Convection here, however, is the main rib temperature gradient maker. The valleys convect poorly (probably very rarified air there, in the extreme valley V location, due to the high heat and small volume) the tips are increasingly in denser, cooler air towards the tips. The ribs also conduct heat semi-poorly, being alumina, a poor heat conductor in general, so that the highly convecting outer rib area is in competition with conducted heat replenishment. As well as radiated heat transfer to the fins.

  • The hot valley vs cooler tip of the ribs is easily replicated. At about 800 C, about 50-80 C difference is typical. Testing the tip temperature is tricky, though. The valleys are much easier to get a thermocouple tightly affixed. A glob of cement to hold the thermocouple skews things significantly when ribs are involved.


    I wonder if the thermocouples are partly the cause of the difference in measured temperature. The connecting wires to the thermocouple tip are good thermal conductors, and are thus conducting thermal energy away from the tip, thereby lowering the tip temperature.

    Since at the bottom of the fin there is more thermal mass then at the top of the fin the temperature drop due to this thermal conductance through the thermocouple leads will be less at the bottom of the fin then at the top. This will probably cause an (unknown) temperature difference in the thermocouple measurements.

    Note also that at the MFMP dogbone retest for a temperature of about 970 degree C, the thermocouple showed around 840 degree C, a 130 degree C difference ! In my opinion also caused by the draining away of heat through the thermocouple wires.


    Convection here, however, is the main rib temperature gradient maker.


    In general in heat exchangers where ribs are involved, convection will indeed be the major source of heat transfer and thus the cause of the temperature gradient on the fin. Fins in heat exchangers have normally a larger ratio between height and base width of the fin then the fins on the dogbone. Due to this radiation is largely blocked and thus convection will indeed become the major source for heat transfer. (Also because in heat exchangers there is often a forced air flow)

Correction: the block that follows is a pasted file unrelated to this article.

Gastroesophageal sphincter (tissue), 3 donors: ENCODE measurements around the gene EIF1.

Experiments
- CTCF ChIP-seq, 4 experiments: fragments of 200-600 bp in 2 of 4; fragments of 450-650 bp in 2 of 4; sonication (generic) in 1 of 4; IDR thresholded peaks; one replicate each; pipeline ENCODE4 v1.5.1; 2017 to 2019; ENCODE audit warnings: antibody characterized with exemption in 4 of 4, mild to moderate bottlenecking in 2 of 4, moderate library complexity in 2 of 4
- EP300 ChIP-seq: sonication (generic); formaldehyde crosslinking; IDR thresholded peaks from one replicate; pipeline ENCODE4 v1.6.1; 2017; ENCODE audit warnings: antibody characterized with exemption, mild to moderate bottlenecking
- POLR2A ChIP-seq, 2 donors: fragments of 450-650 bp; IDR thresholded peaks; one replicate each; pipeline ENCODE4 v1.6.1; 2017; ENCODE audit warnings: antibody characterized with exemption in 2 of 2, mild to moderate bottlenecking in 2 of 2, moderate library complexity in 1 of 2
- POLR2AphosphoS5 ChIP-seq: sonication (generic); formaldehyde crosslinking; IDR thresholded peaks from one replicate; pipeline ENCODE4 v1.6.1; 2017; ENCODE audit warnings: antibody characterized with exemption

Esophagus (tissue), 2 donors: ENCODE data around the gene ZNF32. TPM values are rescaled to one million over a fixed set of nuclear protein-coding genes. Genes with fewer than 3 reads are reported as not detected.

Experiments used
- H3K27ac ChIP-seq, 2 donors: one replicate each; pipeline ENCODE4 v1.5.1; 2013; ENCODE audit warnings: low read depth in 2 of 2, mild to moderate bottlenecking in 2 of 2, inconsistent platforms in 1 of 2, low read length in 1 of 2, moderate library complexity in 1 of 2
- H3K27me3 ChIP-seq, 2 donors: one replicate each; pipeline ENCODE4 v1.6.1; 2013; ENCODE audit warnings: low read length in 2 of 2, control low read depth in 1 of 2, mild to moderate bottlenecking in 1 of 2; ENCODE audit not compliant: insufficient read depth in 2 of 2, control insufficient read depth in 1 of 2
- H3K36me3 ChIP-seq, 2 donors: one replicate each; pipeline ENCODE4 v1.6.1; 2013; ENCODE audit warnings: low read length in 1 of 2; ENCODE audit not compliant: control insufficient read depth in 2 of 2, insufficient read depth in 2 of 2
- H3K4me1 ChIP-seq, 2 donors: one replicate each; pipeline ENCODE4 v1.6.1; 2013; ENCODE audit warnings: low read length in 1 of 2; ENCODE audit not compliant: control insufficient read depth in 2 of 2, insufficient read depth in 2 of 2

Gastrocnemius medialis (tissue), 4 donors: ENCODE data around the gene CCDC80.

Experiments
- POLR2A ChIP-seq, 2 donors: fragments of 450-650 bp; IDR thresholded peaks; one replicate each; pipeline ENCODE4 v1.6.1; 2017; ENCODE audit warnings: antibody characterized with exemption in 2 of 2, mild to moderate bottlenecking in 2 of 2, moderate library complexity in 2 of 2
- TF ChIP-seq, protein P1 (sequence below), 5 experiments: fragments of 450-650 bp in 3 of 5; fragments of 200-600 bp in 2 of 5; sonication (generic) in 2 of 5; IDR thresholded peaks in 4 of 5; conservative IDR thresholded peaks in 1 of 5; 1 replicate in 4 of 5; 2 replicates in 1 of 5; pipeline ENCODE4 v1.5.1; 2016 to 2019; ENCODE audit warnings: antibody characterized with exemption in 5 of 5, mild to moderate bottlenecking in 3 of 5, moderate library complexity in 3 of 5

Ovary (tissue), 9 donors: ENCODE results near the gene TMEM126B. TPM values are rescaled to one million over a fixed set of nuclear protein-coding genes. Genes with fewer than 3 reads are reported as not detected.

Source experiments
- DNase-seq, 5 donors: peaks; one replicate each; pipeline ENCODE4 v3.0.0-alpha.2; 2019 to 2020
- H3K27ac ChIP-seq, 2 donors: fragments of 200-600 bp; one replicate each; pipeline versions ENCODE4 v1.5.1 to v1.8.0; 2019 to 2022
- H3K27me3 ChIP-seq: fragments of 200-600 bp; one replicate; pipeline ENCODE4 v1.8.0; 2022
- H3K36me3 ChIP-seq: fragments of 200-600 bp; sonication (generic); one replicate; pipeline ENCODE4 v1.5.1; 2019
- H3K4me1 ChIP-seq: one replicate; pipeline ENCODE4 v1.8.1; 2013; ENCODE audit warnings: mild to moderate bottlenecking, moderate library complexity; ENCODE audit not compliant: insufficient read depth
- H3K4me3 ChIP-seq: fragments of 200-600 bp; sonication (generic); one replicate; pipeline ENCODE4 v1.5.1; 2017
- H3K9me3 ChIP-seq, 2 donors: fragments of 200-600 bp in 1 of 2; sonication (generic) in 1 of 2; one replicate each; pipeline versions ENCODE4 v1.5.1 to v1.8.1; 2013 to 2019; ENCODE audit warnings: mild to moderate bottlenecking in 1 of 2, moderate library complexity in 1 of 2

In Lugano the hight/base width ratio is small and thus radiation can play a much larger role then for the larger ribs used in heat exchangers.


    The valleys convect poorly (probably very rarified air there, in the extreme valley V location, due to the high heat and small volume) the tips are increasingly in denser, cooler air towards the tips.


    This sounds logical, however I have not found this confirmed in documents on fin heat transfer.


    The ribs also conduct heat semi-poorly, being alumina, a poor heat conductor in general, so that the highly convecting outer rib area is in competition with conducted heat replenishment. As well as radiated heat transfer to the fins.


    While alumina is not a very good heat conductor, it is also not a very bad one either.

    I have simulated a single Lugano style rib in the finite element thermal simulation program I use, and for a fin base temperature of 750 degree C the difference between top and bottom of the fin is only 20 degree C, indeed indicating that the thermal conductance is not too bad.

    However that simulation does not take into account the possible difference in air flow between bottom and top of the fin you suggest.

    Maybe I will be able to adjust that similation for difference in conducted heat transfer from bottom to top and run it again.